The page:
Petro-dictators are in even more trouble than we thought a few days ago

On Oct. 9, we said the outlook for the world’s petrocrats looked bad. It just got worse: Saudi Arabia has been hoping that producers of American shale oil will be forced to begin cutting back given the plunge of oil prices, but the International Energy Agency (IEA) said today that prices can fall a good deal more.

What does that mean for geo-politics? Admittedly long-shot nuclear talks with Iran that resumed today in Vienna may stand a better chance of resulting in a deal. And Russian leader Vladimir Putin may be more conciliatory with Ukraine in gas-price discussions that begin next week.

Shale oil producers will be less affected. Two weeks ago, a leading Saudi oil official said (paywall) that US shale requires $90-a-barrel prices in order to stay profitable. Today, the price of internationally traded Brent crude crashed below $87 a barrel and was trading as low as $86.17, a 25% drop from the June price of $115.71.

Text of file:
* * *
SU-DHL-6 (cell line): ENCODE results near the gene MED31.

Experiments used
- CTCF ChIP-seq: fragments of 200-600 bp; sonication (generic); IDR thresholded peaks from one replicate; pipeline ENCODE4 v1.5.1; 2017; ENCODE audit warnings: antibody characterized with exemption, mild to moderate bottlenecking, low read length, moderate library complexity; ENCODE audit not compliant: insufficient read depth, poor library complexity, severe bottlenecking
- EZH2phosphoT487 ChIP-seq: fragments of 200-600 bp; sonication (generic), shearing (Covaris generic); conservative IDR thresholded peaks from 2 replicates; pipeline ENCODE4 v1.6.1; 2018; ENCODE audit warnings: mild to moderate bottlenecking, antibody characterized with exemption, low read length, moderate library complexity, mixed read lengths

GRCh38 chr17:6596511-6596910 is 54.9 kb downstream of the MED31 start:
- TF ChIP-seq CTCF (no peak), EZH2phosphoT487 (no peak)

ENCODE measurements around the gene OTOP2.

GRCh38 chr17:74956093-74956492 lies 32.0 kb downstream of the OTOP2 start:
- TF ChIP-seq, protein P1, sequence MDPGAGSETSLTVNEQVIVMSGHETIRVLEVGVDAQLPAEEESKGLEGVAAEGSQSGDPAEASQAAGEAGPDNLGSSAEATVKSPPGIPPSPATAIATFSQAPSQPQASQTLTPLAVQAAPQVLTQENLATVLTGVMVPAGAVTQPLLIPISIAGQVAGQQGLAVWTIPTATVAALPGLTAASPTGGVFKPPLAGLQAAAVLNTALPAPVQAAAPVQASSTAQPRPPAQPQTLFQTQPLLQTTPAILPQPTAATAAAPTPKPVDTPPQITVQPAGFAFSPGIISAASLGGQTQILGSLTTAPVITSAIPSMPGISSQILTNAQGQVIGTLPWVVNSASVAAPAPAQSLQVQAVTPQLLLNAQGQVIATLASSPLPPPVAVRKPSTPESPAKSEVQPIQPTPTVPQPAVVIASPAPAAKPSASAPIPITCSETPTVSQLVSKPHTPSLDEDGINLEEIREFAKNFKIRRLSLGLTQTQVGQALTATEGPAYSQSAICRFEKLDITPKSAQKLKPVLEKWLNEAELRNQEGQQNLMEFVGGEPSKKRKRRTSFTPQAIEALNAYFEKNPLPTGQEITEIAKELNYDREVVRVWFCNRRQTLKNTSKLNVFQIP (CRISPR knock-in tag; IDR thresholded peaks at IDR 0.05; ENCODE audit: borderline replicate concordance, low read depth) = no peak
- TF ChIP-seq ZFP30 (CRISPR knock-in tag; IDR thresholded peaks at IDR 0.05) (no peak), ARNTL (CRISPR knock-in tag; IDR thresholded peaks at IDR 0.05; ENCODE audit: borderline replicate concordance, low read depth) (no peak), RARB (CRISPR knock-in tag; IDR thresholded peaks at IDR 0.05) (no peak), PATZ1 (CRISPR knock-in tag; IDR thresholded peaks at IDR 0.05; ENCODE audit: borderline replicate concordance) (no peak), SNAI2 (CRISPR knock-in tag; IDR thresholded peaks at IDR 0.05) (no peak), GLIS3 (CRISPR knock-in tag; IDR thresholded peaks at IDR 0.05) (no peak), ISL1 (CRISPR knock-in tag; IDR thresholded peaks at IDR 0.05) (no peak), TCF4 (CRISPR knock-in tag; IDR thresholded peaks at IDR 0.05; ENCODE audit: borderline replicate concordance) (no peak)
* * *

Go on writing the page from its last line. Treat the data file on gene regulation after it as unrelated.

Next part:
In a report this morning, the IEA said oil prices could go as low as $80 a barrel and barely put a dent in US shale production: from 2.8 million barrels a day this quarter, shale oil production would fall to 2.7 million barrels, a drop of 4%, the IEA forecasts. Likewise, drillers globally would only slightly cut back high-cost projects, reducing worldwide production by just 2.8% or 2.6 million barrels a day, to 90.6—hardly a tragedy. Here’s an IEA chart of the impact of $80-a-barrel oil on North American crude types.

Not everyone thinks the price dip will last. The Eurasia Group cautioned today that the market is sanguine and that prices will start going up by the end of the year. “The current lack of concern about both Libya and Iran is misplaced, along with the growing assumption that Saudi policy has fundamentally shifted away from actively managing supply.” Eurasia Group’s note goes on:

Libya is likely to see a reversal of its recovery in oil output as the civil war deepens, and November 2014 represents a fork in the road on Iran, with the more probable outcome being a push by the US to further curtail Iran’s oil exports as nuclear negotiations fail to reach a deal or be extended.

Full article: Petro-dictators are in even more trouble than we thought a few days ago (Quartz)

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